5. Introduce students to Alabama’s quarter reverse, which is a part of the 50 State Quarters® Program. If unfamiliar with this program, present students with basic background information, using the example of your own state, if available. Then display the transparency or photocopy of the Alabama quarter reverse. Select a student to locate Alabama on a classroom map. Note its position in relation to your school’s location.
  6. With the students, examine the design on this coin’s reverse. Point out the woman on the quarter’s reverse and explore your students’ knowledge about Helen Keller. Note: Depending on your students’ background knowledge, you may need to explain that Helen Keller became deaf and blind from illness at extremely young age, before she had an opportunity to learn how to speak or read. She became well-known because she overcame these limitations and was able to communicate using her senses other than sight and hearing, and went on to help others to learn as well.
  7. Teachers may wish to adapt the 2003 Alabama lesson plan for grades 2-3 as an introduction to this activity.
  8. Distribute role cards to each research group and instruct each group to review and assign these roles amongst themselves (some of these roles may overlap depending on the size of the groups).
  9. Divide students into small groups (approximately 4-5 students per group) and distribute a “How We Communicate” worksheet to each group. Explain that in small groups they will be looking at different ways that people communicate.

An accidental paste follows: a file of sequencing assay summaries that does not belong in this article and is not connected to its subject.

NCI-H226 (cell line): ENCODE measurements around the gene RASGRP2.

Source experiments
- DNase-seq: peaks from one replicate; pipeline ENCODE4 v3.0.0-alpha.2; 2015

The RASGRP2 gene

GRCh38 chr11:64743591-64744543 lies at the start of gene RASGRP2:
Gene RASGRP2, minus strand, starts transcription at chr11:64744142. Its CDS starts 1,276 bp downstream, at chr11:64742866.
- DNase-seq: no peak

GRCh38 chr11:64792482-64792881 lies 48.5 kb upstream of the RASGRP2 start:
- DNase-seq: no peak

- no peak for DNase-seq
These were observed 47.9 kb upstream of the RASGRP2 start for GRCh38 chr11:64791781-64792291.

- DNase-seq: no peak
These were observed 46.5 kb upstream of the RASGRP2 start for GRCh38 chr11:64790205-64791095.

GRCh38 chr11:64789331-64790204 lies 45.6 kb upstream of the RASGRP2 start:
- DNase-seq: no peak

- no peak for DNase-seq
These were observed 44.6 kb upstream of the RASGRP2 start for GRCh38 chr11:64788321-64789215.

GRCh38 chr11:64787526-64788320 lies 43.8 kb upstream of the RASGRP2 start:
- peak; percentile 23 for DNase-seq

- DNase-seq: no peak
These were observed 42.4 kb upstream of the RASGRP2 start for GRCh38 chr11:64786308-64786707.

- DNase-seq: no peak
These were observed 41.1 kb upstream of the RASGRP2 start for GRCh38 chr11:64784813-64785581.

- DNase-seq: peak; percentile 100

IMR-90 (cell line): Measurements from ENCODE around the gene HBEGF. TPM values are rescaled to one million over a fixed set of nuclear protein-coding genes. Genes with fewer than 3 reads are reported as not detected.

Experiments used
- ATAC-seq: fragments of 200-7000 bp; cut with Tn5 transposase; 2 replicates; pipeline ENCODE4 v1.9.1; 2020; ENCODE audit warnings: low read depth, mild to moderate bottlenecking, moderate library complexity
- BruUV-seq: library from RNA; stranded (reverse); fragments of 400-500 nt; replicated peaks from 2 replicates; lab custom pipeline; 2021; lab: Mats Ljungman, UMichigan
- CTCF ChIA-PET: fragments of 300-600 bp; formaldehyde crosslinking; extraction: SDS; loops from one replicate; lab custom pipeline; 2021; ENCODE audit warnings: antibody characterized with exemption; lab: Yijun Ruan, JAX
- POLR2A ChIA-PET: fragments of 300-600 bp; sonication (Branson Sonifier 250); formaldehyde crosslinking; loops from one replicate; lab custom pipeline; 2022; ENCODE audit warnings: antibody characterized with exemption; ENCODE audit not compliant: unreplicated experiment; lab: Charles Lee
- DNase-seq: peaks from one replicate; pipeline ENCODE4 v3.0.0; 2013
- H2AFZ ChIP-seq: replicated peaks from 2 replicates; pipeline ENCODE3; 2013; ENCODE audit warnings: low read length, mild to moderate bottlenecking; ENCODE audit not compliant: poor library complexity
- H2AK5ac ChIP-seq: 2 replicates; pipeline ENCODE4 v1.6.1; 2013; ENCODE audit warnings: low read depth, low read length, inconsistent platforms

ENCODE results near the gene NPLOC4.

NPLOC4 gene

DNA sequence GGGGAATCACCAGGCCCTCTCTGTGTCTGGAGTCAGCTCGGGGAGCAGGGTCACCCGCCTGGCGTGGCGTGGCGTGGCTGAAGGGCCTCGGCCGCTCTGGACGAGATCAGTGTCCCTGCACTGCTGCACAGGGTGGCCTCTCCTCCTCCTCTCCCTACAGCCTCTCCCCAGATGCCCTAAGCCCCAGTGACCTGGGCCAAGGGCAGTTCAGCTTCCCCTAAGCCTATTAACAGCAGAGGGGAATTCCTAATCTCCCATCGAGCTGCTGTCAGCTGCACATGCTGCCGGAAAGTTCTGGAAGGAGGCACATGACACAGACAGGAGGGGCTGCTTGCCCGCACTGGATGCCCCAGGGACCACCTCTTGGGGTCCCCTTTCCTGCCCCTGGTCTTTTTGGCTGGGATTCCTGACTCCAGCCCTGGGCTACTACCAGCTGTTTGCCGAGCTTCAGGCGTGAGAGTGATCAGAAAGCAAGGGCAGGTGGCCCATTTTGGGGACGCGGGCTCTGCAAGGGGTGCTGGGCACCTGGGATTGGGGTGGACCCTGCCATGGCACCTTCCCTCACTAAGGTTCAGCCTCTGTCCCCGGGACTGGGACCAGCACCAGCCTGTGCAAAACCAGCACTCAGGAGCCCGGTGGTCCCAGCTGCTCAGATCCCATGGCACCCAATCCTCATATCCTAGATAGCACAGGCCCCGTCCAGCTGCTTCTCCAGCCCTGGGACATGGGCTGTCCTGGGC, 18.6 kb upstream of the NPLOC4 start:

10. Allow students 10 to 15 minutes to discuss the ways in which people with different senses communicate. Have the group Recorder note the group responses.
  11. When students have completed their task, regroup as a class and invite each group’s Reporter to share the information that his/her group listed in one of the chart areas.  After that group reports their information, ask if there were any additional ideas from the class.
    Note: Remember to discuss assistive technology that is designed to increase people’s ability to communicate, including computer screen readers, screen magnifiers, speech synthesizers, alternative keyboards, and braille readers for the computer. Refer to adaptations made within the school environment, such as wheelchair ramps.
  12. On an enlarged, or overhead version of the “How We Communicate” worksheet, have the group’s Recorder fill in the information as it is reported.

Session 2

  1. As a class, review the communication methods that they used during the previous session to complete the classroom chart. Students should mention that they both spoke and wrote their information.